We packed, we learned the basic vocabulary (fame, mangiare, buono), and we settled in Rome. A city where everything would’ve been an adventure, where we would forever be half and half (mango-lovers and pasta-devourers). Where we would be eternal newbies, with the excitement and the sensibility that comes with it.

We finally understood what we hadn’t captured until then: Italian cuisine is not a technique or a few recipes: Italian food is the center of Italian culture. You’ll understand Italy when you understand Italian food, and you’ll understand food when you’ll interiorize the lifestyle.


cooking real Italian food

After 30+ years of cooking Italian and living, in Italy I can list you a few fundamentals of Italian cuisine:

  • Cook only if and when you want to (if not, make a caprese salad).
  • Take your time: for evaluating and selecting ingredients, for cooking, for setting the table, for letting red wine decant, for deeply savoring the food…
  • Listen to your suppliers (butcher, greengrocer, fishmonger…): they’re an inexhaustible source of knowledge and inspiration.
  • Always opt for fresh and seasonal ingredients.
  • Enhance the flavor of every single ingredient: don’t let one overcome the other.
  • Use a lot of herbs, spices, onion, and garlic, but remember: they’re supporting actors, not the main character.
  • Use only good quality wine for cooking: it matters.
  • Cultivate your palate: keep it trained by periodically tasting new flavors or combos, and be aware that only when you are used to quality, you are able to distinguish good from bad food.

Enjoy your new Italian life!


Italian food magazine Simposio on a table

Amazon Reviews!

The magazines are a breath of fresh air, beauty and ideas. Cheers to the team

Claudia has a way of describing the daily rituals of life in Puglia in the words of a friend. As though written in a letter, tucked in your drawer from the past, her musings on the variations of water one can order in a restaurant, pumos, and falling ill from “humidity” left me in Salento peeling almonds while sipping a caffe leccese on the sand. A side of Italy you won’t get anywhere else. I cannot wait to try the ricotta recipes. I have cooked Italian all of my life, but have never seen some recipes she has carefully curated for the Lecce issue. Brava Claudia!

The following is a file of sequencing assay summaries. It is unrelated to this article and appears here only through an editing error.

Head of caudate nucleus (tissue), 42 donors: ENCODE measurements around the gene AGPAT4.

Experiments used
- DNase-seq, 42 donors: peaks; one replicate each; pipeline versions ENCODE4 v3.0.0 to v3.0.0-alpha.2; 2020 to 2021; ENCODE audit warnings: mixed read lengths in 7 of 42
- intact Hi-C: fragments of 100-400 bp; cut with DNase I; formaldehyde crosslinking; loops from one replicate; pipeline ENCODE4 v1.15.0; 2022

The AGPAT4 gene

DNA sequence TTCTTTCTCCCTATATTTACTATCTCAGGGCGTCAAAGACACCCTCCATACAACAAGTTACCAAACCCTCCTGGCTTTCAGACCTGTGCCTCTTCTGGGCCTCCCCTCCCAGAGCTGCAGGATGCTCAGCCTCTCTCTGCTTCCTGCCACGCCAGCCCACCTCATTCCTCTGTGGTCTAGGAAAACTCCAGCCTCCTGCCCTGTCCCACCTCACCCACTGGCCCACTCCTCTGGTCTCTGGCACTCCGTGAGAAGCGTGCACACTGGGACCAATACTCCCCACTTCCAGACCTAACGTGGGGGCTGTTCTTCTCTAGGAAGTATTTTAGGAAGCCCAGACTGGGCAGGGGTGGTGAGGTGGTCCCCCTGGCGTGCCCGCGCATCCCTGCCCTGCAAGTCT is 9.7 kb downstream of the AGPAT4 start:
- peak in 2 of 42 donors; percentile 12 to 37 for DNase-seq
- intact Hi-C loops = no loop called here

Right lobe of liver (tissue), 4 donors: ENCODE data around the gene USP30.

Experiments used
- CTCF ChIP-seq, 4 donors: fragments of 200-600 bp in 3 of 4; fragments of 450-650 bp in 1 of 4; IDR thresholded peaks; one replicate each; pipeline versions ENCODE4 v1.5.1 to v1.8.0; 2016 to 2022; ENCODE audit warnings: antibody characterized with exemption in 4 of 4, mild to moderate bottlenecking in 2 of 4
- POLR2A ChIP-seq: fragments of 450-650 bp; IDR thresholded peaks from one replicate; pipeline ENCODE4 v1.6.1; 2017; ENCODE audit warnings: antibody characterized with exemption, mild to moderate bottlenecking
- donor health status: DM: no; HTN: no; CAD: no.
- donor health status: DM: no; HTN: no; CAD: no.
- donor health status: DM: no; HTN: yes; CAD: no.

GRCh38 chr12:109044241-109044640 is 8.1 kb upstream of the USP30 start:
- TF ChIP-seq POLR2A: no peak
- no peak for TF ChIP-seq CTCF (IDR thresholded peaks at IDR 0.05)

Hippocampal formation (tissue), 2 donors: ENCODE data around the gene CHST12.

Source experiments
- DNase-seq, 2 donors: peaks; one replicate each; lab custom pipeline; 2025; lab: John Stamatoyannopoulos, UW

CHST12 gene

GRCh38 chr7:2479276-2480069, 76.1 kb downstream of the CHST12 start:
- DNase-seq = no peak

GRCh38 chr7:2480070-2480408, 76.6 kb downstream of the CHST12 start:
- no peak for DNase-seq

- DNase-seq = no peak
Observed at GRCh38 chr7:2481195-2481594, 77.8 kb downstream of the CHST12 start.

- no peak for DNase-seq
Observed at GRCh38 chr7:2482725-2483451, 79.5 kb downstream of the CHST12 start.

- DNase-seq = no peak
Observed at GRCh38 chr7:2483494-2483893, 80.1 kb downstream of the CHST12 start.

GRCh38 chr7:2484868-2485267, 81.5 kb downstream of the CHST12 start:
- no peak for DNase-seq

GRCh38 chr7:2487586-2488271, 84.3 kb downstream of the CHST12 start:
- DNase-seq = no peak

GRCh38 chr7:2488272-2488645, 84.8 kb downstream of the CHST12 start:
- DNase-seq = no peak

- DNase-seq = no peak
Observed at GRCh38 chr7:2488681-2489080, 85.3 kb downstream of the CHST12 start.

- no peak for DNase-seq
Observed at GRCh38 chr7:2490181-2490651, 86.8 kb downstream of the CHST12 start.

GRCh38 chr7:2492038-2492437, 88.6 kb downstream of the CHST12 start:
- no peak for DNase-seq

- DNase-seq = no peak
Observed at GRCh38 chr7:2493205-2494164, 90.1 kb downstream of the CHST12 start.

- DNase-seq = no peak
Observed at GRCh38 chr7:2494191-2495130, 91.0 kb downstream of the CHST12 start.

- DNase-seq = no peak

I ordered this magazine not quite knowing what to expect. I was looking for Winter recipes and toughtful tips. Well, this was the most pleasant suprprise of the year. This magazine is drop dead beautiful. Photographs, creative, clever words. I absolutely love it and cannot wait to experience the recipes. This is more than a magazine about cooking. This is a soulful journey through an amazing writer’s mind. Thank you for developing such a wonderful product.

My wife and I tried several recipes from this magazine/cookbook. Everything we made was more than delicious! The recipes are easy to follow and the measurements seem true. We enjoyed the relaxed lighthearted attitude of the author as well as the way she shares Italian culture. This is not something you buy and put away, this is the one that stays on thte kitchen counter. We cooked artichokes for the first time because of this magazine and it won’t be the last. The recipe for the Villanella Artichokes will make you swoon, and if you’re ever cold the Minestrone from Milan will warm you to your soul! I have cooked for many years in many different countries and have never enjoyed a cookbook more! This book is like a vacation to Italy! The attention to detail and inside look at Italian regional culture is fantastic! Grazie Claudia!

This quarterly magazine is very well done. Beautiful and large pictures; lots of information about the region. And recipes that look really tasty. Many many pages, for several hours of enjoyment.


Subscribe to my newsletter and get weekly Italian stories, pics, and lifestyle inspiration!

Holler Box